‘Family’ often consists of a lot more than just parents, siblings, or spouses/partners and children. In many cultures, the concept is a lot more extensive, and may include aunts, uncles, distant cousins, great-grandparents, and more. Even in cultures with a more nuclear concept of family, the belief is often that ‘blood is thicker.’
Because of this, there are a lot of cases of people staying with aunts, uncles or cousins, either for a certain period of time, or even permanently. Those situations can certainly be awkward, but they’re interesting. And we see them a lot in crime fiction.
Agatha Christie used that plot point in several of her stories. For instance, in The Murder of Roger Ackroyd, Hercule Poirot investigates the killing of retired magnate Roger Ackroyd, who is stabbed in his study one night. The prime suspect is Ackroyd’s stepson, Captain Ralph Paton. And it doesn’t help matters that Paton has disappeared. But his fiancée, Flora, doesn’t believe he’s guilty; it’s she who asks Poirot to look into the matter. As the investigation goes on, we learn about the Ackroyd household. Living with the victim are Flora and her mother, Ackroyd’s widowed sister-in-law. They are what used to be called ‘poor relations,’ and both are very much in need of money. So, they certainly become ‘persons of interest’ as the story goes on.
In John Bude’s Death on the Riviera, DI William Meredith and Sergeant Freddy Strang are sent to the French Riviera to follow up on an investigation into a counterfeiting scheme. It’s believed that an Englishman named Tommy ‘Chalky’ Cobbett is behind the operation, so the French authorities want support from their English counterparts as they go after Cobbett. The trail leads to a place called the Villa Paloma, which is owned by Nesta Hedderwick. Staying with her is a motley crew of people, including her niece, Dilys Westmacott. Dilys’ parents were killed in a WW II air raid; and, since that time, her aunt has been her guardian. Now that she’s done with finishing school, she’s moved in to the Villa Paloma. Meredith and Strang begin to get to know the people at the villa, and they discover that just about everyone, including Dilys, is keeping secrets. Then, murder strikes…
Shirley Jackson’s We Have Always Lived in the Castle is the story of the Blackwood family. Constance Blackwood and her younger sister, Mary Katherine ‘Merricat’ live with their Uncle Julian. We soon learn that they are isolated from the small community in which they live, so they really only have each other. We also learn that, six years earlier, there was a tragedy in which three other members of the family were killed. No-one was convicted, but it’s clear that that villagers believe that one of the Blackwoods was responsible. Still, Constance, Merricat and their uncle have made a life for themselves. Everything changes, though, when a cousin, Charles Blackwood, comes to stay. His unexpected arrival touches off a chain of events that ends in disaster.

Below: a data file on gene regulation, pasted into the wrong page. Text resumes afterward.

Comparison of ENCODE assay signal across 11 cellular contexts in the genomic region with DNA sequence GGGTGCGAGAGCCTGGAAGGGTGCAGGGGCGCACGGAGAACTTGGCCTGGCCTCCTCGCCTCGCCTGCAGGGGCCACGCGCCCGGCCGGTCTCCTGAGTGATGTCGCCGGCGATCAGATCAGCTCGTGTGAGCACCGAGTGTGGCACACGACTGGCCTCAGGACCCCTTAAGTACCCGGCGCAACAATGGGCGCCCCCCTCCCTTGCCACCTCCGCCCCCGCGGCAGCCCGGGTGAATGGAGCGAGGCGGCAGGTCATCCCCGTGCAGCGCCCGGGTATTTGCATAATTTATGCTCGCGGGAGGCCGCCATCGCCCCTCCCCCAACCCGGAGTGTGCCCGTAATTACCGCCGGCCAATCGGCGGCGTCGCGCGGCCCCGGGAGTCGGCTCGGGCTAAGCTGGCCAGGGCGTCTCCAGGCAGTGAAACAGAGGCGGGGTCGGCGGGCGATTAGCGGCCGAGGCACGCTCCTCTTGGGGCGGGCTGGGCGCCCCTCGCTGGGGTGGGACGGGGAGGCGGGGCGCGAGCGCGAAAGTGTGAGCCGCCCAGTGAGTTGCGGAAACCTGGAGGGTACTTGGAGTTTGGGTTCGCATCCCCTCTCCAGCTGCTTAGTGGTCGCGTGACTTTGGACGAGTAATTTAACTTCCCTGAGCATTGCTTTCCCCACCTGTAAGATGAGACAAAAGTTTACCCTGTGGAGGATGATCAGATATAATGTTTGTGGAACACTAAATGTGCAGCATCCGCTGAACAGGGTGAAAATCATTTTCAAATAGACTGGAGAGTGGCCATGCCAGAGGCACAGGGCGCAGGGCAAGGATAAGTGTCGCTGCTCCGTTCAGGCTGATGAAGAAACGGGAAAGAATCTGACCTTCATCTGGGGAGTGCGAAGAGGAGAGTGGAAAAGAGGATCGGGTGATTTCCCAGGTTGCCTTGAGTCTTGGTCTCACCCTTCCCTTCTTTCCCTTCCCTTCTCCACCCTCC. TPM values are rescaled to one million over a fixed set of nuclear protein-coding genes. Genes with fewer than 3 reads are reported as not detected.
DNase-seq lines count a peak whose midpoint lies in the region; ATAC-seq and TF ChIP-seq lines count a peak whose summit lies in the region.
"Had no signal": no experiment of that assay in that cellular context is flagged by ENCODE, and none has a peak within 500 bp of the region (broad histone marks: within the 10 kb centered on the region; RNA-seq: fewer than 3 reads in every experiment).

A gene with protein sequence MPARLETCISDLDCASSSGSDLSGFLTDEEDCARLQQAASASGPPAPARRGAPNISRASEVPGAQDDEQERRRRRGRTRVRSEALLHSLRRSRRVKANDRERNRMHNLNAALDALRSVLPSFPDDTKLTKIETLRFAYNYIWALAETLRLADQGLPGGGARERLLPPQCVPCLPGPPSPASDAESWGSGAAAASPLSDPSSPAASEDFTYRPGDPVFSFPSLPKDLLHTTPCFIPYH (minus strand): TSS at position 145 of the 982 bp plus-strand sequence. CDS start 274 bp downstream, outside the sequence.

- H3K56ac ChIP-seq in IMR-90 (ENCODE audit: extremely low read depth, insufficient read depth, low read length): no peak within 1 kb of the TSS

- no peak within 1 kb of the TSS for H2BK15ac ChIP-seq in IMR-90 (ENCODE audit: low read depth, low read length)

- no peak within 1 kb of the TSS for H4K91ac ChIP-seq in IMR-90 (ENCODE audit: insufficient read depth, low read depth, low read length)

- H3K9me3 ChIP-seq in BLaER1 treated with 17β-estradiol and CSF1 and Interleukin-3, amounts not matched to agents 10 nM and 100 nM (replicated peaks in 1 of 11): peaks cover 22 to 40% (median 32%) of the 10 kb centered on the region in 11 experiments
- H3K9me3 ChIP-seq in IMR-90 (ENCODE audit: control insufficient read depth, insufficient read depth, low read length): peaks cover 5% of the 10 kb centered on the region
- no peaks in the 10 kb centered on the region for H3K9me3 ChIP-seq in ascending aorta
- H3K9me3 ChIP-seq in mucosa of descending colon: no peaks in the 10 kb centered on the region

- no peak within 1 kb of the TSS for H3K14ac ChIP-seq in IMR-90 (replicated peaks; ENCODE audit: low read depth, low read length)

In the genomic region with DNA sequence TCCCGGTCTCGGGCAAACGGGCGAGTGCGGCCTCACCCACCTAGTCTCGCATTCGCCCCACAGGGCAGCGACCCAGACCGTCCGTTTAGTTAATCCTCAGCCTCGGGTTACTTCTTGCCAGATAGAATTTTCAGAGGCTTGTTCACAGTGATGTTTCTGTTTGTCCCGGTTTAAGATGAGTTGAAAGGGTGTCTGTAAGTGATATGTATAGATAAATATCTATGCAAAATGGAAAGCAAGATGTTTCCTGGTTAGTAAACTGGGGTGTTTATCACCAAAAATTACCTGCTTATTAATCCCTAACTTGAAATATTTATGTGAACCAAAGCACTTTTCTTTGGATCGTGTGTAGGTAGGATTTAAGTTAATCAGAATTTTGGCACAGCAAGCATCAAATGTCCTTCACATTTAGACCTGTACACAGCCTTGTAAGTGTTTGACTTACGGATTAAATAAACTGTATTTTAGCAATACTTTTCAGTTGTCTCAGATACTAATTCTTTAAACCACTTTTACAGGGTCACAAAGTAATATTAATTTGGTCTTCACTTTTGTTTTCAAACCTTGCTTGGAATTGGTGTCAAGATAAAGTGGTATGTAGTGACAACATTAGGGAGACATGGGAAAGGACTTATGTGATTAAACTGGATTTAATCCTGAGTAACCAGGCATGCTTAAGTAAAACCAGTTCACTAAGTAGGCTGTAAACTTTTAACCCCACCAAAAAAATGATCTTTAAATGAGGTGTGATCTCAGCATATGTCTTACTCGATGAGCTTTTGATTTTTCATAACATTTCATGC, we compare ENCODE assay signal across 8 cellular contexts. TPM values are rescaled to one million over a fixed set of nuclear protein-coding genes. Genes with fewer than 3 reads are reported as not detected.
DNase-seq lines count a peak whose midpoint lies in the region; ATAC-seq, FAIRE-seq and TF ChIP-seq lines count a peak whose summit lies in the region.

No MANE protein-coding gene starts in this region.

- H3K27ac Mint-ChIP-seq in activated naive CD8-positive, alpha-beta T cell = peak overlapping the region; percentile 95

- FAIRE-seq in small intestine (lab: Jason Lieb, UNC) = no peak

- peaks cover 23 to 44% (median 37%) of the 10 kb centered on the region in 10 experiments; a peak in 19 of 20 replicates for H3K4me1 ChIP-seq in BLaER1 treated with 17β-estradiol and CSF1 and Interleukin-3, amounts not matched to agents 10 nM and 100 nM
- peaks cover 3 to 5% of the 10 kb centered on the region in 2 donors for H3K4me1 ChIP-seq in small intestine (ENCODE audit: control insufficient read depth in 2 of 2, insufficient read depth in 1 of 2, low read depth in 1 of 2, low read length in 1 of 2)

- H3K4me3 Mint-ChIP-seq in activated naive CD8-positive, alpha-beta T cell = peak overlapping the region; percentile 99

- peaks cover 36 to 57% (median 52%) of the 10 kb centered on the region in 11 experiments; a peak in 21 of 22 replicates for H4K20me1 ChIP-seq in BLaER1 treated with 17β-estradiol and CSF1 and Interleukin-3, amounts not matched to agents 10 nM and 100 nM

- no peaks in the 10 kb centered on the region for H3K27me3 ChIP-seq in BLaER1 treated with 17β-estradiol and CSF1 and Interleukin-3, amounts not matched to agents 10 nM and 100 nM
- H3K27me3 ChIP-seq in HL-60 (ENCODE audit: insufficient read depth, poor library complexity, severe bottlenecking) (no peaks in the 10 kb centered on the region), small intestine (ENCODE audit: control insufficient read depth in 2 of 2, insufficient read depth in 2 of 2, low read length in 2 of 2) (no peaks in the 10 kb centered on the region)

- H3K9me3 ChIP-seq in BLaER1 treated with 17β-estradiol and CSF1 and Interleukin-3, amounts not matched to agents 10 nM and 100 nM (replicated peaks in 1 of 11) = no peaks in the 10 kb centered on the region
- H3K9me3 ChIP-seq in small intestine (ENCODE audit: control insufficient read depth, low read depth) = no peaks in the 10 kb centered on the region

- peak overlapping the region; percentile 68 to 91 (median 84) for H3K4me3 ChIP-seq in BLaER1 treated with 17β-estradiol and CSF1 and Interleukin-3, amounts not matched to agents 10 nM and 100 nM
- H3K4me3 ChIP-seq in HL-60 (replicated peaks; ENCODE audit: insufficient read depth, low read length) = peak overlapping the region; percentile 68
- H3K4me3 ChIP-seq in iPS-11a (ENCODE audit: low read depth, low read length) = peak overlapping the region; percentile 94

Daphne du Maurier’s Jamaica Inn begins as twenty-year-old Mary Yellan travels from her home in Helford to a place called Jamaica Inn, which is owned by Mary’s Aunt Patience and Uncle Joss Merlyn. In making this trip, Mary is fulfilling a deathbed promise to her mother, Aunt Patience’s sister. When she arrives, Mary is dismayed to find that the place is dilapidated and forbidding. Things get even worse when she meets her relatives. Uncle Joss is unpleasant and abusive, and Aunt Patience is frightened and completely submissive. Still, Mary tries to settle in. Little by little, she begins to suspect that something is going on at the inn, and it turns out she’s right. Mary ends up being drawn into a web of crime that includes murder.
There’s an interesting instance of going to stay with relatives in Rennie Airth’s River of Darkness. There’s been a horrible set of murders in the small village of Highfield. Colonel Charles Fletcher, his wife, Lucy, their maid, Sally Pepper, and the nanny, Alice Crookes, have all been killed. The only survivor is the Fletchers’ daughter, Sophy. She’s a very young child, so she isn’t in a position to help the police at the moment. So, the local physician, Dr. Helen Blackwell, wants Sophy to be sent to live with her aunt and uncle in Scotland. At first, DI John Madden, who’s sent from Scotland Yard to investigate, wants Sophy to remain in Highfield. But Blackwell insists that the child has been through far too much to stay, at least for the present time. Finally, Madden agrees. And in the end, as Sophy begins to accept what has happened, she provides some useful information.
There’s also Rob Pierce’s Uncle Dust, which features a bank robber named Dustin ‘Dusty.’ Dusty isn’t exactly cut out for domesticity, but it’s not a bad thing for him to have a sort of ‘cover story’ family. And Theresa, the woman he’s sleeping with, fits the bill, since she has a ten-year-old son named Jeremy. To Jeremy, Dusty is ‘Uncle Dust,’ and he develops a kind of friendship with his ‘sort of uncle.’ I’ll admit, I’ve not (yet) read this one, but it’s an interesting look at how the relative-moving-in dynamic can happen. I was alerted to it by Col, who blogs at Col’s Criminal Library. I look forward to your review, Col! In the meantime, folks, do pay a visit to Col’s fine blog. Lots of well-written, honest reviews await you there!
There are all sorts of possibilities when a relative (or a ‘might as well be a relative’) moves in. Sometimes, it all goes beautifully. But not always….
*NOTE: The title of this post is a line from Josh Rouse’s Michigan.